209168 Lead in Tap Water Drinking Water Utilities and Public Health Collaboration to Promote Community Health

Monday, November 9, 2009: 11:30 AM

Yone Akagi, BS , Water Quality and Regulatory Compliance, Portland Water Bureau, Portland, OR
Lisa J. Ragain, MAT , Aqua Vitae, Arlingotn, VA
Scott Bradway , Water Quality and Regulatory Compliance, Portland Water Bureau, Portland, OR
Reducing environmental lead exposure is a crucial part of public health initiatives. Elimination of leaded gasoline and paint were great strides forward, and drinking water utilities removed lead main and service lines. Exposures were further reduced with lead abatement programs for dust and soil. The Lead and Copper Rule (LCR) is a corrosion control rule for drinking water that seeks to reduce the amount of lead in tap water. The rule was reviewed in 2004, and it was determined significant revisions were needed in the Public Notification and Public Education requirements for utilities exceeding the limits in the rule. In 2008, EPA released LCR revisions and guidance that directs drinking water utilities to collaborate with public health departments and other organizations to extend the reach on information about lead in water.

Many of these recommendations were modeled after the approach used by the Portland Water Bureau for their community education and outreach on lead in tap water. Rather than using the traditional language and notices in newspapers and utility publications, the Water Bureau decided to leverage their resources with the Multnomah County Health Department to enhance and extend a comprehensive lead program looking at all exposures, and providing advice and mitigation in that context. This session will present the Lead and Copper Rule, the collaboration and communication needed between the public health and drinking water sectors, and provide a case study on the Portland Water Bureau program.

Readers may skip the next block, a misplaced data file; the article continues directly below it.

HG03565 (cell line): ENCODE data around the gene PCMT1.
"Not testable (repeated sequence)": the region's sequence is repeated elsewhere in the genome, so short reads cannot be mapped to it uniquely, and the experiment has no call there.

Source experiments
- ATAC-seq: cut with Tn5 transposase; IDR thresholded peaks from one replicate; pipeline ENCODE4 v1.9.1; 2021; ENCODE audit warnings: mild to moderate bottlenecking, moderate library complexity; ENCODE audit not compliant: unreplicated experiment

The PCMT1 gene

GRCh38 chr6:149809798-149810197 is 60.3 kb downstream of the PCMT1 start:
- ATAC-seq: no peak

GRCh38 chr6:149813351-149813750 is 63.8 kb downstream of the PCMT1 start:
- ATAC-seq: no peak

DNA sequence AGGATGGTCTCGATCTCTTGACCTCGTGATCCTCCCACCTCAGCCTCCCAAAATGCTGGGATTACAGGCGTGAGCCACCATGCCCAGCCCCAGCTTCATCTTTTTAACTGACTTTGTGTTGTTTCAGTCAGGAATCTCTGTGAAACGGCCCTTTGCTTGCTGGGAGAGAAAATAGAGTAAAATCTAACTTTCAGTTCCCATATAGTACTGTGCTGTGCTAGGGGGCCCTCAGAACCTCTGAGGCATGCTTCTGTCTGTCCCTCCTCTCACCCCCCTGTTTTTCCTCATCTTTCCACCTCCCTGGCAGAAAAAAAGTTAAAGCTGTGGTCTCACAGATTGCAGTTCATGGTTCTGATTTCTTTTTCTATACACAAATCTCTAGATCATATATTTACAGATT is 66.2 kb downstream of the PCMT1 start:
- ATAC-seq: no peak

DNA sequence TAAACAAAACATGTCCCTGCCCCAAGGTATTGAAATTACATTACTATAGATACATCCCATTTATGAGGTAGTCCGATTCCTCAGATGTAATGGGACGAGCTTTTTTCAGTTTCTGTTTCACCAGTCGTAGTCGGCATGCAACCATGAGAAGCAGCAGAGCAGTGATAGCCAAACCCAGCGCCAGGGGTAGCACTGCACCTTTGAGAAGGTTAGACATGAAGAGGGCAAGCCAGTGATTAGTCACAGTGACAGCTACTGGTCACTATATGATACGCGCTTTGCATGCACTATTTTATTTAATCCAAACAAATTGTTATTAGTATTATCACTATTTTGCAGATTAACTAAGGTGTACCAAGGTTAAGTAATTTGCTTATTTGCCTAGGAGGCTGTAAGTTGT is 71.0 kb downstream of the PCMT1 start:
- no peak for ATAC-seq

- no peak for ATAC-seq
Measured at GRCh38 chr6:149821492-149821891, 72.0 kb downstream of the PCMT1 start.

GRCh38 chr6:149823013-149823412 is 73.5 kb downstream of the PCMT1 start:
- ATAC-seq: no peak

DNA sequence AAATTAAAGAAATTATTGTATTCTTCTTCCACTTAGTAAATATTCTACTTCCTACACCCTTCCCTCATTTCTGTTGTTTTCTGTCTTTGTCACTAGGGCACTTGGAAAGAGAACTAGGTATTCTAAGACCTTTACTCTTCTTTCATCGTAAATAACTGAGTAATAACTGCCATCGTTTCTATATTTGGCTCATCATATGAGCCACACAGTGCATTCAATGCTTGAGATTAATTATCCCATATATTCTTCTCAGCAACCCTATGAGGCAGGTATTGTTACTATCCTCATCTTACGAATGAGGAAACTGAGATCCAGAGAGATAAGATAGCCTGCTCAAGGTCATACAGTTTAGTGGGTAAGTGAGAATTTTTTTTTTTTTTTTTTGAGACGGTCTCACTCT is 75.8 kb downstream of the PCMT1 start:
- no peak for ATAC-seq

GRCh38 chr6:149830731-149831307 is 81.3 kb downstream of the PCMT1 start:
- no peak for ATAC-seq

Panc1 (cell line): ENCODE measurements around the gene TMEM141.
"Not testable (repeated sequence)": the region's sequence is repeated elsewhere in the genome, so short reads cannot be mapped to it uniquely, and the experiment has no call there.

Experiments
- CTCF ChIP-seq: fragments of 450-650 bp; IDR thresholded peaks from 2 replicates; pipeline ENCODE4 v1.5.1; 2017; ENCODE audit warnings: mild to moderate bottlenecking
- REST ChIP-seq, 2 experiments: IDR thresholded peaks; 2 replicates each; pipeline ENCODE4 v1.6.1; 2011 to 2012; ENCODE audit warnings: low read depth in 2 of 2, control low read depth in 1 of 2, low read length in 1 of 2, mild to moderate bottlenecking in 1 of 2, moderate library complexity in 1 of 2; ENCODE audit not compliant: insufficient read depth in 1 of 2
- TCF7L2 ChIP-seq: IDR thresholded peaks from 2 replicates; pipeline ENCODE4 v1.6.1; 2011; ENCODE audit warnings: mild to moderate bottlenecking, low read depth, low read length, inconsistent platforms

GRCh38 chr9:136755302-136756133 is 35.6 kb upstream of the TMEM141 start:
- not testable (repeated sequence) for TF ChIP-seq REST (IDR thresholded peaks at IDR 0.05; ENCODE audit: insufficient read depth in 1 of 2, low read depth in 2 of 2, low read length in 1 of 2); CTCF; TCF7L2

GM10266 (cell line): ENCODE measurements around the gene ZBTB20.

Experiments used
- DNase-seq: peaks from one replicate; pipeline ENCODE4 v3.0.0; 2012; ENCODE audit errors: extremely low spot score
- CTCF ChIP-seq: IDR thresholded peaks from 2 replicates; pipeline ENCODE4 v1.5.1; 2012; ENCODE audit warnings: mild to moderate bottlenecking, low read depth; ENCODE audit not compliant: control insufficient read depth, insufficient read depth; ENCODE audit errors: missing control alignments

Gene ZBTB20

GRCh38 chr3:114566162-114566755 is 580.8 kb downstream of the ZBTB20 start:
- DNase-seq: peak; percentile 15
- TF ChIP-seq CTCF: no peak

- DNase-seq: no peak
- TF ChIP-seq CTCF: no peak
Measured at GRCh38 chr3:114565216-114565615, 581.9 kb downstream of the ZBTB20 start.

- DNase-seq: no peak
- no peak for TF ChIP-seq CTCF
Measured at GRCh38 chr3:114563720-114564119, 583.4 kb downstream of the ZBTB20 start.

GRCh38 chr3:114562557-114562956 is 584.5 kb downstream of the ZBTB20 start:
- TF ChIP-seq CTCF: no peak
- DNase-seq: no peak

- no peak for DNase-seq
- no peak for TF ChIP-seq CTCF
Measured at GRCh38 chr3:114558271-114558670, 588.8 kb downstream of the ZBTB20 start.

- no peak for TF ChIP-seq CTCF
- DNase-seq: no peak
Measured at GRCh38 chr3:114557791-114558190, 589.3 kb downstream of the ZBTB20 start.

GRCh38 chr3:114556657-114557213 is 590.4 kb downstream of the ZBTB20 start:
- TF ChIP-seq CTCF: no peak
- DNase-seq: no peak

Learning Objectives:
Identify the public health collaborative elements of the Lead and Copper Rule for Safe Drinking Water Act. Discuss the collaboration efforts between public health and drinking water groups to address drinking water lead exposure. Assess the benefits of comprehensive education and outreach for reducing community environmental lead exposure. Evaluate the collaborative model presented between for the water and public health sectors.

Keywords: Water, Community Preventive Services

Presenting author's disclosure statement:

Qualified on the content I am responsible for because: I developed the new public outreach section of the Lead and Copper Rule, based on the model of the Portland Water Bureau.
Any relevant financial relationships? No

I agree to comply with the American Public Health Association Conflict of Interest and Commercial Support Guidelines, and to disclose to the participants any off-label or experimental uses of a commercial product or service discussed in my presentation.